Revelations over payments by Azerbaijan to European politicians have seeped into the German election when it emerged that a close ally of Angela Merkel had allegedly received money from the authoritarian regime. The revelations are embarrassing for the German chancellor who on Tuesday was due to campaign with Karin Strenz, a Christian Democrat member of parliament, in the Baltic port city of Wismar.
He has been famously portrayed as a bore, a man whose habits were so regular that housewives could set their watches by his legendary afternoon walk. But according to three new biographies, the celebrated German philosopher Immanuel Kant was not such a dry stick after all. Far from being a dour Prussian ascetic, the great metaphysician was a partygoer. He enjoyed drinking wine, playing billiards and wearing fine, colourful clothes.
Bulgaria has ordered an investigation following revelations by the Guardian and other media partners that Azerbaijan operated a secret $2.9bn fund used to lobby influential Europeans and to funnel money offshore. Prosecutor Sotir Tsatsarov said he was launching an inquiry into Kalin Mitrev, Bulgaria’s representative to the European Bank of Reconstruction and Development (EBRD). Mitrev received at least €425,000 (£390,000) from the scheme, which has been nicknamed the Azerbaijani Laundromat.
Muck Rack makes it simple to find people, tweets, or articles that mention any name, keyword, company, hashtag etc. We've compiled this guide to help you make the most of your search.
Selecting a term
Start searching tweets, articles from media outlets, articles mentioned in tweets, journalists'
names, titles and bios with some suggested searches:
Companies or Topics (e.g. iPhone, Microsoft)
Phrases (e.g. "cloud computing") — use quotes to keep the terms together
Twitter handles (e.g. @username) — returns those who have mentioned or replied to
Names (e.g. "David Pogue")
Hashtags (e.g. #sxsw, #london2012)
Bio details (e.g. vegan, Olympics, father)
Muck Rack's Advanced Search allows for many boolean operators.
Find results that mention multiple specified terms, use AND or
+. For example, ensure each result contains both Elon Musk and Mark Zuckerberg by
searching Obama AND Romney or Obama + Romney.
Use the operators OR or , to broaden your search when you'd like either of
multiple terms to appear in results. (This is the default behavior of our search when no operators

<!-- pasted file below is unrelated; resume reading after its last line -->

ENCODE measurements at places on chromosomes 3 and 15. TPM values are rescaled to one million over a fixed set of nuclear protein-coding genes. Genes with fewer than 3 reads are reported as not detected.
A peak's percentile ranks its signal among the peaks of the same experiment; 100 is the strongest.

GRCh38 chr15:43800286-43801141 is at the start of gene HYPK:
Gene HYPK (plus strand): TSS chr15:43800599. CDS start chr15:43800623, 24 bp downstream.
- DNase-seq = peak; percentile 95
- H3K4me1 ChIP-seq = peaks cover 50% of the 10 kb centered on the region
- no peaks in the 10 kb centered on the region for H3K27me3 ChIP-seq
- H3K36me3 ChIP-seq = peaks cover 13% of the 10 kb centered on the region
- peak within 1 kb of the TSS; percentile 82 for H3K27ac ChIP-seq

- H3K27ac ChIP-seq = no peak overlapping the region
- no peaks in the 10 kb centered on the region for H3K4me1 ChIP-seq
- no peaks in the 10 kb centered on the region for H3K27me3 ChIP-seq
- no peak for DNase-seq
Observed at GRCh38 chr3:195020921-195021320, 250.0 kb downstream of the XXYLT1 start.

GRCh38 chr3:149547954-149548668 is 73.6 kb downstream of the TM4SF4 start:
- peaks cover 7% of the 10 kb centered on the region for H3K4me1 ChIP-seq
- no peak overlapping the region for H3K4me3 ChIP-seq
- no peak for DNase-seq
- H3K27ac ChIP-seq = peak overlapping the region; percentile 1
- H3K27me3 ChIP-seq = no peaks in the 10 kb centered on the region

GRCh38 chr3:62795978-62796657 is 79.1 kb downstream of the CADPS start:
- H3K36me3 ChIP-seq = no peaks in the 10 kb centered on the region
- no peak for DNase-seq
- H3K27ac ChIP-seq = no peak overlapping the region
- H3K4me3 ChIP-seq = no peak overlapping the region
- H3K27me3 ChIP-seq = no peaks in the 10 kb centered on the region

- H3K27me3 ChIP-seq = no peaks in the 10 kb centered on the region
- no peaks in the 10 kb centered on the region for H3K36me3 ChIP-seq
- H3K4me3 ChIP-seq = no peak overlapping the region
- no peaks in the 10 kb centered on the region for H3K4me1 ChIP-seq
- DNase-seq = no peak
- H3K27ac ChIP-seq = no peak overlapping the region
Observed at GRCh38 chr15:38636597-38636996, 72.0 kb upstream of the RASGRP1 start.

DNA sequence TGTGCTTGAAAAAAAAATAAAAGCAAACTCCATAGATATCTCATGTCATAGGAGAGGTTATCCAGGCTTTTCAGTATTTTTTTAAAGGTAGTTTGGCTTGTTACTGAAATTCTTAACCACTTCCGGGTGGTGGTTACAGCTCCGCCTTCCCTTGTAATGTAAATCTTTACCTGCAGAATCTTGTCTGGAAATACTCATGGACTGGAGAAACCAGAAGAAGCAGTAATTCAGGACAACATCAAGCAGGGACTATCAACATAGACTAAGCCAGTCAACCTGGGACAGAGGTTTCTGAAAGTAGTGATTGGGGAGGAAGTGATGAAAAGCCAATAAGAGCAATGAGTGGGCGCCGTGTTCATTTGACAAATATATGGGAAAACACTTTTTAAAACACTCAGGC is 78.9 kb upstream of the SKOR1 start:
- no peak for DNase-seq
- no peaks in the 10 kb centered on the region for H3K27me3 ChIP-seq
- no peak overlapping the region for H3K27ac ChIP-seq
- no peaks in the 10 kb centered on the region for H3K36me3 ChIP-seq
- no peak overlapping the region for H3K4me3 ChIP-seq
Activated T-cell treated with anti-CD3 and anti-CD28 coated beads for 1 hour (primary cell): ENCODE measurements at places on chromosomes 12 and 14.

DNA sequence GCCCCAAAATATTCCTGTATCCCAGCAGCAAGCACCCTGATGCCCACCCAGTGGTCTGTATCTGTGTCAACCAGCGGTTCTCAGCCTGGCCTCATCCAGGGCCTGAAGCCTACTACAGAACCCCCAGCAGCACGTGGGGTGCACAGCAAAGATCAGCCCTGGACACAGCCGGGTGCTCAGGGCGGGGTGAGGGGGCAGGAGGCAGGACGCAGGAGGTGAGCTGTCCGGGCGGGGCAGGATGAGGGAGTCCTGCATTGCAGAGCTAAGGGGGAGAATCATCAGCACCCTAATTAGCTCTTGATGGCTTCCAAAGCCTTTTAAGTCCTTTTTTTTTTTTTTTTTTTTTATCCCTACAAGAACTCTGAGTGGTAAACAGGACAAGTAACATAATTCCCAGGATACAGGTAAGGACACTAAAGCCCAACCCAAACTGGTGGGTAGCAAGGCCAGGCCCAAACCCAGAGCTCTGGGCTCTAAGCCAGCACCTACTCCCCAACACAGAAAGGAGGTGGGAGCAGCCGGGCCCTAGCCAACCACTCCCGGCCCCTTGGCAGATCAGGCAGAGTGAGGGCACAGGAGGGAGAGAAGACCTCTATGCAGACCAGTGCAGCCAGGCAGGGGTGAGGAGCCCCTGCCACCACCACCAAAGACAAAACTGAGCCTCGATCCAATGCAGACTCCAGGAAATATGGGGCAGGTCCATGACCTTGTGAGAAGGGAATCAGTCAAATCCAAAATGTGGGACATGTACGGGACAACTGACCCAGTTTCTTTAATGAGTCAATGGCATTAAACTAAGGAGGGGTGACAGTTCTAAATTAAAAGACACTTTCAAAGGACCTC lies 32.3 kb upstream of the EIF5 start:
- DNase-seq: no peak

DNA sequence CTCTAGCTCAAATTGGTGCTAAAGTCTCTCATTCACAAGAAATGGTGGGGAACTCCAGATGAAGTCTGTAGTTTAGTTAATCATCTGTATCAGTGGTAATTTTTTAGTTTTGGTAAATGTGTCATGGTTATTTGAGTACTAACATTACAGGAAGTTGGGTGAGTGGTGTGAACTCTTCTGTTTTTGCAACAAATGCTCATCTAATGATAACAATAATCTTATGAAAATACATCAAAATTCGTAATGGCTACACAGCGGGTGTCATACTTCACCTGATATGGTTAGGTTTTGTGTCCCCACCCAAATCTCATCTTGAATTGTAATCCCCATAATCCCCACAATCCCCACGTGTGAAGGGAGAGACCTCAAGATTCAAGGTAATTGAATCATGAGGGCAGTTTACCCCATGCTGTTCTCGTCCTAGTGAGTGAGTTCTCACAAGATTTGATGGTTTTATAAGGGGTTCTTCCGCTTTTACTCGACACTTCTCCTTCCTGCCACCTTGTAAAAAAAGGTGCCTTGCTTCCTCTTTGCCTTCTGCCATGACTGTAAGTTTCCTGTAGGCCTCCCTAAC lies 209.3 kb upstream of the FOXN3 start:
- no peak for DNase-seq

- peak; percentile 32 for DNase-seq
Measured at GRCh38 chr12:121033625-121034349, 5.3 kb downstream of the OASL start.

are used.) For example, search for democrat OR republican to find results that refer to
Democrats and/or Republicans.
Use NOT or - to subtract results from your search. For
example, searching Disney will yield results about the Walt Disney Company as well as Walt Disney
World Resort. To exclude mentions of Disney World, search for Disney -World or Disney
When using one of these operators with a phrase, enclose it in quotation marks. For example, you can
find results about smartphones excluding Apple's iPhone 4S by searching smartphone -"iPhone
Exact case matching or punctuation
If you're searching for a brand name or keyword that relies on specific punctuation marks or capitalization, you can
find results that match your exact query by adding matchcase: before the keyword you're searching for, like matchcase:E*TRADE .
Use parentheses to separate multiple
boolean phrases. For example, to find journalists talking about having fun in Disney World or
Disneyland, search for ("disney world" OR disneyland) AND fun.
An asterisk can be used to search for any variation of a root word truncated by the asterisk. For example, searching for admin* will return results for administrator, administration, administer, administered, etc.
A near operator is an AND operator where you can control the distance between the words. You can vary the distance the near operation uses by adding a forward slash and number (between 0-99) such as strawberries NEAR/10 "whipped cream", which means the strawberries must exist within 10 words of "whipped cream".